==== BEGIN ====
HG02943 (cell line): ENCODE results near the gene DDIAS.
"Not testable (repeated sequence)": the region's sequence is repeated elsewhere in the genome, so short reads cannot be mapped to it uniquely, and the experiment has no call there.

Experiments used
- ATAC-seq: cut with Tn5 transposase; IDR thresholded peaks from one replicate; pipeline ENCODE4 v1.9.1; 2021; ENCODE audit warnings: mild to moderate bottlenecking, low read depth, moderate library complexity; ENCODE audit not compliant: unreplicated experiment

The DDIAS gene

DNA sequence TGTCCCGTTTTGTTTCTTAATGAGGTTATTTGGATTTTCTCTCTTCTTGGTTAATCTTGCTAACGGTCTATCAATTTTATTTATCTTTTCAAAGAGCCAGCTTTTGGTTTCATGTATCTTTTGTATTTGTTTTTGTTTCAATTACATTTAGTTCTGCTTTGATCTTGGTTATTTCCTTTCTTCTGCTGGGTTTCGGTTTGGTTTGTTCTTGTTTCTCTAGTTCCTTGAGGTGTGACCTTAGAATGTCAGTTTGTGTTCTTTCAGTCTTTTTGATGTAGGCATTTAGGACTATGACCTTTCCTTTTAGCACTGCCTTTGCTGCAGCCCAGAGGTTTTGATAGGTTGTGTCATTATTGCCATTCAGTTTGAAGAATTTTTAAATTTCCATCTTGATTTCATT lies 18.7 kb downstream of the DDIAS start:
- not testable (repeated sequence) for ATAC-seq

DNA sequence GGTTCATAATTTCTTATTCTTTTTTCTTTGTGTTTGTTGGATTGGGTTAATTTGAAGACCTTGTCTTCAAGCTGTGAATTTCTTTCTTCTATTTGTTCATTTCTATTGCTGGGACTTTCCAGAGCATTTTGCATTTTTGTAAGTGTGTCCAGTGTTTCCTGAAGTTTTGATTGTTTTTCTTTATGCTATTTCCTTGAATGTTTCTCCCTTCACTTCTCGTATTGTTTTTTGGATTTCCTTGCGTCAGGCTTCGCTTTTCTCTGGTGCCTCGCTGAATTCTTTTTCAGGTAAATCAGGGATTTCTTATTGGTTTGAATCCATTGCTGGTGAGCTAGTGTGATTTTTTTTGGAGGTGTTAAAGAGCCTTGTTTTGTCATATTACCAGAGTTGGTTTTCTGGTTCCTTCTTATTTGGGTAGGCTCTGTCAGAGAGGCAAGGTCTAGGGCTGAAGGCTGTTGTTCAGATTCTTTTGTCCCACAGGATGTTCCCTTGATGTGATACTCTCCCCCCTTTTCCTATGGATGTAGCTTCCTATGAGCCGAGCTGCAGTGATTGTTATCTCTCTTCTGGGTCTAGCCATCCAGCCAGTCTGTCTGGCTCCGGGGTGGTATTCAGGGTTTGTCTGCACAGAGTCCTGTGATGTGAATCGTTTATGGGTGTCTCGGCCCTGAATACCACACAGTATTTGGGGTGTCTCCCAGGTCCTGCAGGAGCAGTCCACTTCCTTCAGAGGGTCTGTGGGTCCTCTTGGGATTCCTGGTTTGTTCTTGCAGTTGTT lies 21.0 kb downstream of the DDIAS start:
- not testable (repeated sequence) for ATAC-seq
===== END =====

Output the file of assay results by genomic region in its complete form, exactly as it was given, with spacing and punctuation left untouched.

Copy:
HG02943 (cell line): ENCODE results near the gene DDIAS.
"Not testable (repeated sequence)": the region's sequence is repeated elsewhere in the genome, so short reads cannot be mapped to it uniquely, and the experiment has no call there.

Experiments used
- ATAC-seq: cut with Tn5 transposase; IDR thresholded peaks from one replicate; pipeline ENCODE4 v1.9.1; 2021; ENCODE audit warnings: mild to moderate bottlenecking, low read depth, moderate library complexity; ENCODE audit not compliant: unreplicated experiment

The DDIAS gene

DNA sequence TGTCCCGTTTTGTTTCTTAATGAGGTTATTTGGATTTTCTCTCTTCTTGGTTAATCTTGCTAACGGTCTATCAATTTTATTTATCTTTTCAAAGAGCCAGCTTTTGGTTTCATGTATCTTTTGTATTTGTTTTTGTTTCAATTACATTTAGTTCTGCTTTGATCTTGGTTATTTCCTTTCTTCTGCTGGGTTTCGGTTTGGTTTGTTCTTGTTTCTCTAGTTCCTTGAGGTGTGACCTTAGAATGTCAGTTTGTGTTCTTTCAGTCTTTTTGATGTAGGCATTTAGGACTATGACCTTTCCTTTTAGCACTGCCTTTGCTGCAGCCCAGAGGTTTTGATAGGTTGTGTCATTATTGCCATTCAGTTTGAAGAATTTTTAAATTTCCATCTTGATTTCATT lies 18.7 kb downstream of the DDIAS start:
- not testable (repeated sequence) for ATAC-seq

DNA sequence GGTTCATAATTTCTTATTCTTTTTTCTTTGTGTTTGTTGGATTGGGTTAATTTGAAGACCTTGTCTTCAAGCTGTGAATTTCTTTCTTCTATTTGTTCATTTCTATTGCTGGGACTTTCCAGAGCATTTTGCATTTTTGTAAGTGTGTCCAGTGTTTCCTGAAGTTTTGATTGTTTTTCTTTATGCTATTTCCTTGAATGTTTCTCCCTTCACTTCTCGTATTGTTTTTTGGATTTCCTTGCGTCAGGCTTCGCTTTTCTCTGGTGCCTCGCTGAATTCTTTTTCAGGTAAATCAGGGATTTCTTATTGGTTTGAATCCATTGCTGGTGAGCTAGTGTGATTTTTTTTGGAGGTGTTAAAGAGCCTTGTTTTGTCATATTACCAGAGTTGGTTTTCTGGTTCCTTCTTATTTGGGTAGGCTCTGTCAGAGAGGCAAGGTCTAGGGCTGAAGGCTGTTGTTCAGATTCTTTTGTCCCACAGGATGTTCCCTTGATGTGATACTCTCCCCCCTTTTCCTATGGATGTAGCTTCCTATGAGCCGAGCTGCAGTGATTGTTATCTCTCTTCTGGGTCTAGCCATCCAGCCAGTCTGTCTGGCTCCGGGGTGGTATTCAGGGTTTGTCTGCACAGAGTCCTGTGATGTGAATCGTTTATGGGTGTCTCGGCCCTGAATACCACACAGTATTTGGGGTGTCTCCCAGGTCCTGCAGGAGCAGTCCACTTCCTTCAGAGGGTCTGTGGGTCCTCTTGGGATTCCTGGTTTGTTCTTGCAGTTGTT lies 21.0 kb downstream of the DDIAS start:
- not testable (repeated sequence) for ATAC-seq